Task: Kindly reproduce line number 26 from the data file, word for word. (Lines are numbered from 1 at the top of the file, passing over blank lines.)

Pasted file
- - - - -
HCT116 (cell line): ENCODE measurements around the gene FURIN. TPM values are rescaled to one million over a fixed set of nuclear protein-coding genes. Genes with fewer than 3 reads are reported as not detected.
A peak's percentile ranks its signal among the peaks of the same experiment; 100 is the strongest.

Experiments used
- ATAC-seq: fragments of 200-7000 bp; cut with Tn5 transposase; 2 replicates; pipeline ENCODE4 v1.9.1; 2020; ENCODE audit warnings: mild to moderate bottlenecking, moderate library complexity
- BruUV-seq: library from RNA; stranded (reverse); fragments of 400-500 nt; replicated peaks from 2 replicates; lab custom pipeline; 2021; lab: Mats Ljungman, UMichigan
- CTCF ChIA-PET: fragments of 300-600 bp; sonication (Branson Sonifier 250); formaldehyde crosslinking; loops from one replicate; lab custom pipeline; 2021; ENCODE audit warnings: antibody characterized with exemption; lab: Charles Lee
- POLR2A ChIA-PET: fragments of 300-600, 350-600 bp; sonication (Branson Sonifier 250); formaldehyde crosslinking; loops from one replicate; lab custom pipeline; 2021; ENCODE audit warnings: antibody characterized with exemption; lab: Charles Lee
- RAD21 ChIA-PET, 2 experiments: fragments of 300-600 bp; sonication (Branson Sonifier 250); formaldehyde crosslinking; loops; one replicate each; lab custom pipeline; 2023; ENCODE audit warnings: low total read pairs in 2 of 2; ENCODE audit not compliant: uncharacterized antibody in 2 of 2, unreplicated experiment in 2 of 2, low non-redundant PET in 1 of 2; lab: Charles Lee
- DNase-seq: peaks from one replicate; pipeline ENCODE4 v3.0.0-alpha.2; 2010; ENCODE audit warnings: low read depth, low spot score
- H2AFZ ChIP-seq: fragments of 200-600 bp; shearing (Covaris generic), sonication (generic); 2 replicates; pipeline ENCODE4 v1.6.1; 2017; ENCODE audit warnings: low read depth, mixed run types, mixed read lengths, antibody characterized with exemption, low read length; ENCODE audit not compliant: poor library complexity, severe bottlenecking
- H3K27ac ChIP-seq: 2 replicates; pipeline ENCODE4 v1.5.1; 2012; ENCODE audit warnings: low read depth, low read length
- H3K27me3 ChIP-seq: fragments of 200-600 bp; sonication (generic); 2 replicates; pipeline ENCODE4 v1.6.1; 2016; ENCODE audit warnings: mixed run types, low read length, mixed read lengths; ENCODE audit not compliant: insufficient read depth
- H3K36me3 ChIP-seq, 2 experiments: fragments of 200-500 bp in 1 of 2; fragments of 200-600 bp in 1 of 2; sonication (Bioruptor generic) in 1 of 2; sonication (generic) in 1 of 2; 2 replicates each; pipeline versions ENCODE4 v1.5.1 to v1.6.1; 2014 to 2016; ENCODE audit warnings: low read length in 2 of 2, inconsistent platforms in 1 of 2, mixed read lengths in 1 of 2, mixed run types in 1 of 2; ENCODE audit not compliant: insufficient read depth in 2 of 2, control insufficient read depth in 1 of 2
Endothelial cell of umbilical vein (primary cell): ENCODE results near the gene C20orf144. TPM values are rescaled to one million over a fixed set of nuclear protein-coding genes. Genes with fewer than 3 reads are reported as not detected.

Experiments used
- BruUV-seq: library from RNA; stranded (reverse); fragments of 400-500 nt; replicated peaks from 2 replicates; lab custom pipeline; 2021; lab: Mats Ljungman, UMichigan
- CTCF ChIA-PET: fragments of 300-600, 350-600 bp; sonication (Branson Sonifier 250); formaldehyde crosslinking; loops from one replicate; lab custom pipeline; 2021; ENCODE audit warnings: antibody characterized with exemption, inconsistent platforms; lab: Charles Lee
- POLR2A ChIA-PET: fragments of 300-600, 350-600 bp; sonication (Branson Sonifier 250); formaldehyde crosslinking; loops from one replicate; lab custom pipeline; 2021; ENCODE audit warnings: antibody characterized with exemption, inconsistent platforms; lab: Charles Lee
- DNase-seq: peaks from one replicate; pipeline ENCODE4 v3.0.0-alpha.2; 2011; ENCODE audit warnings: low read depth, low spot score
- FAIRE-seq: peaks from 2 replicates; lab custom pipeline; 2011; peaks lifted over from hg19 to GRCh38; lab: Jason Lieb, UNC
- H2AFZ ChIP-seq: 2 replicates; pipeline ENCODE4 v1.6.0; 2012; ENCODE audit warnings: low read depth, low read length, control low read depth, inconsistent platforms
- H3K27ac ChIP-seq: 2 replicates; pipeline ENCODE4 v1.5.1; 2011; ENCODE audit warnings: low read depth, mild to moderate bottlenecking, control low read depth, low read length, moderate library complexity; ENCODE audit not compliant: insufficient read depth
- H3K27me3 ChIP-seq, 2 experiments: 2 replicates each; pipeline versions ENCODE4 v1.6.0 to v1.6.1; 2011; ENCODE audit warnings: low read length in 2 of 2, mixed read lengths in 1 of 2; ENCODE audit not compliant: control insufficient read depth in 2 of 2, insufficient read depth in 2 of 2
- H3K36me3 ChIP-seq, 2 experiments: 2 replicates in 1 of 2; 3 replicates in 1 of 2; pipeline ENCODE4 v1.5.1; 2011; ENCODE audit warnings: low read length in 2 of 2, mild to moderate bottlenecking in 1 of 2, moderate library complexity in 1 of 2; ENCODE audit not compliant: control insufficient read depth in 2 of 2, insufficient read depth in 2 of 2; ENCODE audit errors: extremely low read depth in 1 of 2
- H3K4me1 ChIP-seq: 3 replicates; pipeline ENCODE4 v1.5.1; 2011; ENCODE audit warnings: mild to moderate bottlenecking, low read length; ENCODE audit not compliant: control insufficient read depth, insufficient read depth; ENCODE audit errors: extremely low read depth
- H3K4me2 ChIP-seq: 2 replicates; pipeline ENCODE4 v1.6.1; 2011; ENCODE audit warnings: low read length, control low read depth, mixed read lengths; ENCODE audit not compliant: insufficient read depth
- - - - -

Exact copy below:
- H3K4me2 ChIP-seq: 2 replicates; pipeline ENCODE4 v1.6.1; 2011; ENCODE audit warnings: low read length, control low read depth, mixed read lengths; ENCODE audit not compliant: insufficient read depth